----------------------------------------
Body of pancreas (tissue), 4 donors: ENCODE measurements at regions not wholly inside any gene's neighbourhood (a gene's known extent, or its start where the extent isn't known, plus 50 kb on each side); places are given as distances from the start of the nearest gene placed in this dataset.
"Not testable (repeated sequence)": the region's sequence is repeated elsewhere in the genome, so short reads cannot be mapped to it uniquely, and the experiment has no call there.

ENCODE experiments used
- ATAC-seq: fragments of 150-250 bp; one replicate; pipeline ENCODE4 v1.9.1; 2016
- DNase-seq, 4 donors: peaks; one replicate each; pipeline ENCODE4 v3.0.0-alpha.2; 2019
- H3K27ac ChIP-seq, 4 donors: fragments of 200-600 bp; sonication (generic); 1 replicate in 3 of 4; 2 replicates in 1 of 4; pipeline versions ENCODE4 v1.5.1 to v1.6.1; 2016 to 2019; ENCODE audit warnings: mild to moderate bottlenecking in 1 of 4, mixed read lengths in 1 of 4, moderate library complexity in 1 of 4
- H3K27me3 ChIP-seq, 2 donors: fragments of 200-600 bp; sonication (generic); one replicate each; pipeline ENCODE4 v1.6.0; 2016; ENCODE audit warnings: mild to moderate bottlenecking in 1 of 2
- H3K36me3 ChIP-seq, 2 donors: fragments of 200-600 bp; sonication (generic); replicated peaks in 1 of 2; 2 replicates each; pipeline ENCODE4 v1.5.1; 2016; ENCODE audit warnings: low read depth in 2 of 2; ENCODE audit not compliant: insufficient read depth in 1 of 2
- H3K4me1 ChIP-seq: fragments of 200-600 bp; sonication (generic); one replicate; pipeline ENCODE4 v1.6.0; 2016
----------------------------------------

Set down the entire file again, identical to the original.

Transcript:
Body of pancreas (tissue), 4 donors: ENCODE measurements at regions not wholly inside any gene's neighbourhood (a gene's known extent, or its start where the extent isn't known, plus 50 kb on each side); places are given as distances from the start of the nearest gene placed in this dataset.
"Not testable (repeated sequence)": the region's sequence is repeated elsewhere in the genome, so short reads cannot be mapped to it uniquely, and the experiment has no call there.

ENCODE experiments used
- ATAC-seq: fragments of 150-250 bp; one replicate; pipeline ENCODE4 v1.9.1; 2016
- DNase-seq, 4 donors: peaks; one replicate each; pipeline ENCODE4 v3.0.0-alpha.2; 2019
- H3K27ac ChIP-seq, 4 donors: fragments of 200-600 bp; sonication (generic); 1 replicate in 3 of 4; 2 replicates in 1 of 4; pipeline versions ENCODE4 v1.5.1 to v1.6.1; 2016 to 2019; ENCODE audit warnings: mild to moderate bottlenecking in 1 of 4, mixed read lengths in 1 of 4, moderate library complexity in 1 of 4
- H3K27me3 ChIP-seq, 2 donors: fragments of 200-600 bp; sonication (generic); one replicate each; pipeline ENCODE4 v1.6.0; 2016; ENCODE audit warnings: mild to moderate bottlenecking in 1 of 2
- H3K36me3 ChIP-seq, 2 donors: fragments of 200-600 bp; sonication (generic); replicated peaks in 1 of 2; 2 replicates each; pipeline ENCODE4 v1.5.1; 2016; ENCODE audit warnings: low read depth in 2 of 2; ENCODE audit not compliant: insufficient read depth in 1 of 2
- H3K4me1 ChIP-seq: fragments of 200-600 bp; sonication (generic); one replicate; pipeline ENCODE4 v1.6.0; 2016